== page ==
I think every hon. member has had some experience with the unquestionably pathetic results of unemployment, and I do not think I can usefully add to the store of knowledge of hon. members of this house. In common with others, I have had experiences which were heartbreaking, which made one think that all constitutional limitations should be smashed if that were necessary to give relief to people suffering as such people do. Rather than sit with folded hands, rather than give up the ghost as the hon. Minister of Labour has done, and as the government itself has done, I would like to see them up and doing in their attack upon this problem, and holding out some promise that their consideration would lead to action. It is the helpless, do-nothing attitude of the government which we deprecate most at the present time. We would urge them to forget what has been said; as the hon. member for South Wellington (Mr. Guthrie) said, let them forget what position they have taken; let them consider the matter from the standpoint of the human being and of the humanity that is in the whole question and say: We may have committed ourselves to a course of action, but we are men enough to free ourselves from that and we will endeavour with you to find some solution that trill clear up a situation that is tearing at the heartstrings of men and women in this country. May I say to the Prime Minister, as the hon. member for South Wellington said yesterday: if he does that he will find unanimity behind him; there should be no question of support from the men who sit to the right of the Speaker; he certainly will have no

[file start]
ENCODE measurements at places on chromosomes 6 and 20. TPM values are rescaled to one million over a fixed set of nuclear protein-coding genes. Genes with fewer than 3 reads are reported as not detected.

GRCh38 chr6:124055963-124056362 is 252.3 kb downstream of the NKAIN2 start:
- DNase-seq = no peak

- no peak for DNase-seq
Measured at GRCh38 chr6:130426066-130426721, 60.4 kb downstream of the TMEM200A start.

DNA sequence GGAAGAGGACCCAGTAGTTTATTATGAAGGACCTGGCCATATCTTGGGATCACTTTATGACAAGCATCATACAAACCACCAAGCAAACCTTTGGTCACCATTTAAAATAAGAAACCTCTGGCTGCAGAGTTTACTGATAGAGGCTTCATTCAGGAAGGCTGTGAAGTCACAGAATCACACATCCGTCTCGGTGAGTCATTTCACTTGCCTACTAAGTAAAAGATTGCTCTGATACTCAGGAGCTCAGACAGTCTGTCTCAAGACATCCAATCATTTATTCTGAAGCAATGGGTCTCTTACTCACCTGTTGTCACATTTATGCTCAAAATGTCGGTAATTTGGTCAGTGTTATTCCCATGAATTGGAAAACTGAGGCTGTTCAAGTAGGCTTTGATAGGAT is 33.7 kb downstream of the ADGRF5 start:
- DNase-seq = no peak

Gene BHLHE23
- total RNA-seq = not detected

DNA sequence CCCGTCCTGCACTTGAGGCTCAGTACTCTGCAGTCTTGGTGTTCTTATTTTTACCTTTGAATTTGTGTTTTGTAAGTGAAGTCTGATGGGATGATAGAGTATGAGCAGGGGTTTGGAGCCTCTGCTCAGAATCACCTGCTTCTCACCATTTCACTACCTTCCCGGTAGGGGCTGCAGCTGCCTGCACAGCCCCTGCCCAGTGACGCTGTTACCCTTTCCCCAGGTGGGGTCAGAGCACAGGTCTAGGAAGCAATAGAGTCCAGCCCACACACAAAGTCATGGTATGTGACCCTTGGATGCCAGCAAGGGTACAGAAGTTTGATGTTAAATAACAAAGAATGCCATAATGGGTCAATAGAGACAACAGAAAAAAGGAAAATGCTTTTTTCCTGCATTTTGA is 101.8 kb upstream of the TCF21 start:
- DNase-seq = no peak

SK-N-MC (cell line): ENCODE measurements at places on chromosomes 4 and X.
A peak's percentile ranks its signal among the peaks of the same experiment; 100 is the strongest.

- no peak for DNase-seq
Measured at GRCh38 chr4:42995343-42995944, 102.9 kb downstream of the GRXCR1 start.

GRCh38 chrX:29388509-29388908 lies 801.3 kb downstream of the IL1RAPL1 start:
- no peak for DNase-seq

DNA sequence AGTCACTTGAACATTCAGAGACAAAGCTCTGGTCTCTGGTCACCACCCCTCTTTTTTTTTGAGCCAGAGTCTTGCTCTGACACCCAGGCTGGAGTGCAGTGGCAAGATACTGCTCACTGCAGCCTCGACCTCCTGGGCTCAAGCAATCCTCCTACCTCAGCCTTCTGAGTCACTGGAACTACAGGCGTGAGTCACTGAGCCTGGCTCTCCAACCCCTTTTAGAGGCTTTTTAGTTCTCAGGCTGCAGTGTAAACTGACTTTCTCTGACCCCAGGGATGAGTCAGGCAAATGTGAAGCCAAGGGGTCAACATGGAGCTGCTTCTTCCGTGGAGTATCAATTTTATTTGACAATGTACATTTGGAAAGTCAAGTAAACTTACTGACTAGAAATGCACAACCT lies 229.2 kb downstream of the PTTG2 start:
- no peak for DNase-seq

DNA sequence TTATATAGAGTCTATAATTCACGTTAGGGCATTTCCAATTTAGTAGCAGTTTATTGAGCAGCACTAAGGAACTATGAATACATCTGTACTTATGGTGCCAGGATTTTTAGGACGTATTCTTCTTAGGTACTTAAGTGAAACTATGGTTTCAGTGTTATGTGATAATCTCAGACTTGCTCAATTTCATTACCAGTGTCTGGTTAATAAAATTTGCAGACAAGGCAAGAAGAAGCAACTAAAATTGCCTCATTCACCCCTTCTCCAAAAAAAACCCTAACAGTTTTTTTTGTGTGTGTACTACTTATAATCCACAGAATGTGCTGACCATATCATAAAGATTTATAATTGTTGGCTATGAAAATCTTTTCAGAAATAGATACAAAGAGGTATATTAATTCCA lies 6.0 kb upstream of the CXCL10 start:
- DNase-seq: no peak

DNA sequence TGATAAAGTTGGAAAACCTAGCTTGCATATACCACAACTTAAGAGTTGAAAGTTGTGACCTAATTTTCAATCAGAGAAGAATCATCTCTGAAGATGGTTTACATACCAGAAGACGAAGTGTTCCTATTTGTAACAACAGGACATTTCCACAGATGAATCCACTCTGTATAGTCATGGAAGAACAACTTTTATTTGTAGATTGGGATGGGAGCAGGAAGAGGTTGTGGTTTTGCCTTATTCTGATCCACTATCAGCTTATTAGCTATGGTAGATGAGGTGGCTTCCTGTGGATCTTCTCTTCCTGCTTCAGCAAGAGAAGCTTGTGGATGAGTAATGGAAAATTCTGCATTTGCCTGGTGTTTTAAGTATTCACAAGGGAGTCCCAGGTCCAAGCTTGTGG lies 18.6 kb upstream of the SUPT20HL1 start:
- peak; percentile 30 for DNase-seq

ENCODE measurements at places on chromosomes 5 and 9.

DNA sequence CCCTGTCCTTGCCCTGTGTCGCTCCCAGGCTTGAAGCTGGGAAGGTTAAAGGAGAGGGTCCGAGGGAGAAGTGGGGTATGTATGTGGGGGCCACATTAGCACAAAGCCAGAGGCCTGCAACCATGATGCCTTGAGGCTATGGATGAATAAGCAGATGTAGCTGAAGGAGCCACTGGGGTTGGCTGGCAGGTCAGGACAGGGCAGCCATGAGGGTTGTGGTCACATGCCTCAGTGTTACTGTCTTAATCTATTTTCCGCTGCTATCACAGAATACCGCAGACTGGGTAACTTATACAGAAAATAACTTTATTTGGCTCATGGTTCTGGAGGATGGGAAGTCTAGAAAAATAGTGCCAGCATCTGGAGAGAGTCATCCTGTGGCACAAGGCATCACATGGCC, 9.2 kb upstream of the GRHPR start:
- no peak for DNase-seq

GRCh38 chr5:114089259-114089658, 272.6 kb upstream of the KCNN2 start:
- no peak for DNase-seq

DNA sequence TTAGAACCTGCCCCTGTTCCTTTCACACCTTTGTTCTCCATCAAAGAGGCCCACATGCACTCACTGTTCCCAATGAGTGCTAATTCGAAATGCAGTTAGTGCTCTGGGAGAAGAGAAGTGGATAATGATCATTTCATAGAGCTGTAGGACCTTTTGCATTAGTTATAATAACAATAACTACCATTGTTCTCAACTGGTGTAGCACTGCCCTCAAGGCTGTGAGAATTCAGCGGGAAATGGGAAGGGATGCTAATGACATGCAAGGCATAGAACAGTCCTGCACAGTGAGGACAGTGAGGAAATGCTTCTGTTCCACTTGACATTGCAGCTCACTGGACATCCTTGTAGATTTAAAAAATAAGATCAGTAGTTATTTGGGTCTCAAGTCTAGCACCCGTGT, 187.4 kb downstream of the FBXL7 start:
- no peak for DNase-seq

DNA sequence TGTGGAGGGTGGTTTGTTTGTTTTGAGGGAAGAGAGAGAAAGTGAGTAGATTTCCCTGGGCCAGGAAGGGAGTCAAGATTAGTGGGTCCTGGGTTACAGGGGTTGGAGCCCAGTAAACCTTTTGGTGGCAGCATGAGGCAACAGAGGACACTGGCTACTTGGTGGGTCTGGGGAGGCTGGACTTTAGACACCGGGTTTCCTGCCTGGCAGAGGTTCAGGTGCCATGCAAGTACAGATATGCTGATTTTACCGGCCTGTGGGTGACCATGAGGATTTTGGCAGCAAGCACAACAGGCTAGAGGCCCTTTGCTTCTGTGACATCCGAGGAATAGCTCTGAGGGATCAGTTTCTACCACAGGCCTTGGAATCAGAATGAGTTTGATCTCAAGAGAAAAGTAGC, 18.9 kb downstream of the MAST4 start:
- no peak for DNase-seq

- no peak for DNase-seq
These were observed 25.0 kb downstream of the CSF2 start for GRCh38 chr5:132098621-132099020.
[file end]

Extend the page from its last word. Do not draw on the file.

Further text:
measure of opposition from those who sit in the corner or those who sit to your left.

An emergency exists. There is no use quibbling about it or finding a little lack of expression here or an over-expression there to indicate that it is not national; that it is local and provincial; that it is usual, seasonal, recurrent and not an emergency at the present time. There is no use arguing in regard to that. We have an emergency to-day and practically overnight the federal government could relieve it to an appreciable extent. If the government were to take that attitude they would have the support of the whole country.

The Prime Minister has asked hon. gentlemen to my left not to be inveigled into supporting any policy of the Conservative party. I know them as well as and perhaps better than he does, and I do not think we could do that. We have endeavoured to impress the truth upon them and they do not receive it. They have their own views and they are going to hold to them. Why does he not say to us: Do not be coaxed, cozened or cajoled into supporting any of the policies of the Progressives who sit to your left?

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UFA

Edward Joseph Garland

United Farmers of Alberta

Mr. GARLAND (Bow River):

The danger in the case of the hon. gentleman's party is greater.

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CON

George Reginald Geary

Conservative (1867-1942)

Mr. GEARY:

That is the situation as I

see it. One does not want to be sentimental about the matter; but one wants to see the facts as they are. The situation should be remedied and if it be of any avail I should like to add my voice to that of the hon. member for South Wellington who yesterday left the door open to the government to do what, not only from a humanitarian standpoint, but even from the lower ground of policy, is one of the best things they could do.

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PRO

John Evans

Progressive

Mr. JOHN EVANS (Rosetown):

Mr. Speaker, notwithstanding all that has been said to the contrary I believe the unemployment question to-day is a national one. The Dominion is practically in control of all policies relating to labour, for instance, immigration, et cetera. That unemployment will occur during the winter months is perhaps inevitable because of our climate, but for the whole of 1929 work was scarce for all those who seek their living by their day's wage. In any case, unemployment is not an emergent question to-day; it is with us and with us to stay. The question is whether we want to tackle the problem in the manner we should. Unemployment insurance, while